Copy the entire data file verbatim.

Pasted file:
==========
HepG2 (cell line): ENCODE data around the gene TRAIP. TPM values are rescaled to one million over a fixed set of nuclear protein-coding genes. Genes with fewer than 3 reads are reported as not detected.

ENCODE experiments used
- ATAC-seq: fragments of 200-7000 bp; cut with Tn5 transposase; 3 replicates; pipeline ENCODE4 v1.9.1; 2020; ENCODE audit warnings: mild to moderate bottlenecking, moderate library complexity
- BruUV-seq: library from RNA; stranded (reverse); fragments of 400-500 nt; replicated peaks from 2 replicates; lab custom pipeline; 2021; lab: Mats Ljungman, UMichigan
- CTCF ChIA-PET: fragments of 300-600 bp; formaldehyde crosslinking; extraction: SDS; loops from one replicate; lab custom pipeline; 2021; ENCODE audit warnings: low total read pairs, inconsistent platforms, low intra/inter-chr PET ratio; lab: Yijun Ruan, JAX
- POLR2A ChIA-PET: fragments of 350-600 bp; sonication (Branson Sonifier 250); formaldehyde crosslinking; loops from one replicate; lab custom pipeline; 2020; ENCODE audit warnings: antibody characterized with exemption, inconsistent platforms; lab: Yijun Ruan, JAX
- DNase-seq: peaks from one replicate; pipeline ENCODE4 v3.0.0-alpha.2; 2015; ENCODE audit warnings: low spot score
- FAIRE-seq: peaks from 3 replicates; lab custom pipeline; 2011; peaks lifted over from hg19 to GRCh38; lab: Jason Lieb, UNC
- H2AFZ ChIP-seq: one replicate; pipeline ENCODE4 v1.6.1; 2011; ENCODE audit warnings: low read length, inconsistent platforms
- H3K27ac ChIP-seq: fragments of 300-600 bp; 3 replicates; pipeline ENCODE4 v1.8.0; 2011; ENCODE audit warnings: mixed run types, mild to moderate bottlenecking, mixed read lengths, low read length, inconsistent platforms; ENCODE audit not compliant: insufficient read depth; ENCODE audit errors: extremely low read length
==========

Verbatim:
HepG2 (cell line): ENCODE data around the gene TRAIP. TPM values are rescaled to one million over a fixed set of nuclear protein-coding genes. Genes with fewer than 3 reads are reported as not detected.

ENCODE experiments used
- ATAC-seq: fragments of 200-7000 bp; cut with Tn5 transposase; 3 replicates; pipeline ENCODE4 v1.9.1; 2020; ENCODE audit warnings: mild to moderate bottlenecking, moderate library complexity
- BruUV-seq: library from RNA; stranded (reverse); fragments of 400-500 nt; replicated peaks from 2 replicates; lab custom pipeline; 2021; lab: Mats Ljungman, UMichigan
- CTCF ChIA-PET: fragments of 300-600 bp; formaldehyde crosslinking; extraction: SDS; loops from one replicate; lab custom pipeline; 2021; ENCODE audit warnings: low total read pairs, inconsistent platforms, low intra/inter-chr PET ratio; lab: Yijun Ruan, JAX
- POLR2A ChIA-PET: fragments of 350-600 bp; sonication (Branson Sonifier 250); formaldehyde crosslinking; loops from one replicate; lab custom pipeline; 2020; ENCODE audit warnings: antibody characterized with exemption, inconsistent platforms; lab: Yijun Ruan, JAX
- DNase-seq: peaks from one replicate; pipeline ENCODE4 v3.0.0-alpha.2; 2015; ENCODE audit warnings: low spot score
- FAIRE-seq: peaks from 3 replicates; lab custom pipeline; 2011; peaks lifted over from hg19 to GRCh38; lab: Jason Lieb, UNC
- H2AFZ ChIP-seq: one replicate; pipeline ENCODE4 v1.6.1; 2011; ENCODE audit warnings: low read length, inconsistent platforms
- H3K27ac ChIP-seq: fragments of 300-600 bp; 3 replicates; pipeline ENCODE4 v1.8.0; 2011; ENCODE audit warnings: mixed run types, mild to moderate bottlenecking, mixed read lengths, low read length, inconsistent platforms; ENCODE audit not compliant: insufficient read depth; ENCODE audit errors: extremely low read length